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I finally went to visit Dora, the other pigeon who used to live with us. Too long a time had passed since I last saw her, so I’m so happy to have seen her the other day at the wildlife rescue centre where she lives (Folly Wildlife Rescue). Sadly, something happened to her mate and he is unable to stand up properly, so he’s being cared for in the intensive care unit. And Dora is there with him for company and support. Pigeons pair for life and if one becomes ill or injured you should always try to keep the pair together or within sight so that they don’t pine for each other.

Dora’s mate, Pidge, is 20 years old this year (hatched in 1993) but we don’t know how old Dora is. When I visited her she seemed to recognise me – giving me the usual pecks and coos – and she was very attentive to Pidge, with gentle preening around his head. I’m praying that Pidge pulls through and regains full mobility so they can go back out into their aviary. Otherwise I may have to convince my other half to let me bring them home for permanent care. I’m sure we can fit a large cage in the corner that the second sofa currently sits in (unused!).

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Beautiful Dora!

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Gorgeous Pidge

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Lovely couple


The internet can be an amazing thing. One day you make contact with like-minded people and before you know it you’re packing the car with pigeons and bags to visit them! :)

Yes, Elmo and Georgie decided they weren’t going to miss out on visiting a Wing and a Prayer Wild Bird and Owl Haven in Norfolk on the Haven’s Open Day (see also their facebook page: www.facebook.com/wingandaprayerhaven).

Getting to Norfolk wasn’t going to be a problem (only about a 3 hour drive) but would we find a pigeon-friendly hotel or bed & breakfast? Some hotels allow pets but after enquiring what species they allow we find out that “pets” really only means cat or dog, pigeons not allowed. :(

However, with the help of our new friend in Norfolk we make contact with a bed & breakfast that sounded perfect. Richard makes the call, asks about availability (yes, they have a room available), and then crunch time; the question we know may cost us the deal (conversation goes a bit like this):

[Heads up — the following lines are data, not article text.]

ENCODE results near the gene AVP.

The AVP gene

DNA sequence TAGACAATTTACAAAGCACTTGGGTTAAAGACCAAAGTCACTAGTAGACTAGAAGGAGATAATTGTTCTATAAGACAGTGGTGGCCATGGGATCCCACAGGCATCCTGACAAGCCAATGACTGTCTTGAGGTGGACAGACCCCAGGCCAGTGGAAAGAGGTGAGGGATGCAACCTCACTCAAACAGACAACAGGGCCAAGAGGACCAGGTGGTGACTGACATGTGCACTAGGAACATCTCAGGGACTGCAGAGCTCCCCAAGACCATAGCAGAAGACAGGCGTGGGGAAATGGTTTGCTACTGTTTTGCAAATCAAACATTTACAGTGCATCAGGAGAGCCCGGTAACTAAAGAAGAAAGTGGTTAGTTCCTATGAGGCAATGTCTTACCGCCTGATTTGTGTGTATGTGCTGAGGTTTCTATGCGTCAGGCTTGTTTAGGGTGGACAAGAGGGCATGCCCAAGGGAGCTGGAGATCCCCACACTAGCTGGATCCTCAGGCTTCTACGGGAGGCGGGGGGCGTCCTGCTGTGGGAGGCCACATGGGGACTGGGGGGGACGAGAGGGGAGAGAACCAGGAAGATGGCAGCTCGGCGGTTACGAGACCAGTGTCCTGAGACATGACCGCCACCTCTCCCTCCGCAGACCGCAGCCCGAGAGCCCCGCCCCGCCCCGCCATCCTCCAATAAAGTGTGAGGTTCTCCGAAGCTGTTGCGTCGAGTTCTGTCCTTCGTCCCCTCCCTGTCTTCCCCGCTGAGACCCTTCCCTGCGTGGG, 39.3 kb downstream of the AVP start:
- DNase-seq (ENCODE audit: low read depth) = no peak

Richard: “We have two pets. Would that be a problem?”

B&B lady: “What sort of pets?”

Richard: “Um, well, pigeons.”

B&B lady: “Pigeons?!” (she said with surprise in her voice) “We have all kinds of animals; hens, sheep,  goats. They’ll love it here!”

Richard: “Ok, great!” :)

The lady at Hengrave Farm was so nice, we couldn’t believe our luck in finding a pigeon-friendly bed & breakfast. So with a room booked, travel plans made, we couldn’t wait to be on our way.

My only concern was how Georgie would feel on such a long journey, since she gets motion sickness. Yep, you heard me right: motion sickness! You wouldn’t think birds could but they can, just like any other animal out there. (Does this mean that some birds are afraid of heights?) Since we want to take our pigeons with us on holidays to Cornwall and possibly a drive through Europe, we really need to sort out Georgie’s motion sickness. So the trip to Norfolk became a test to see how Georgie would handle a long drive.

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All pigeons ready in the car! (Georgie is hidden on the left)

Elmo doesn’t get motion sickness and was fine in his carry-cage as long as he could see us. We strapped the cages to the backseat and off we went (it always amazes me how some people let their dogs stand unrestricted in the car, sticking their heads out the window. Imagine what would happen if the car crashed into something). Sure enough, we soon heard Georgie vomiting. Poor girl. She seemed to have emptied her crop and then stood still for the journey. A few times Georgie had a little preen, which might indicate that she was feeling ok.

When we arrived at the Haven we took Elmo and Georgie with us in their carry-cages. A few people thought we were bringing them in to stay, so at one point I thought it would have been a good idea to put a sticker on the cages stating them as our beloved companions (next time I’ll have to remember to do this).

Wing and a Prayer Wild Bird and Owl Haven is a wonderful place, full of welcoming, nice people and beautiful birds (both free-ranging and ones in the large aviaries). Being the pigeon fanatics that we are, we honed in on the pigeons at the Haven, but they also have different owl species, chickens, ducks, rheas, corvids and songbirds.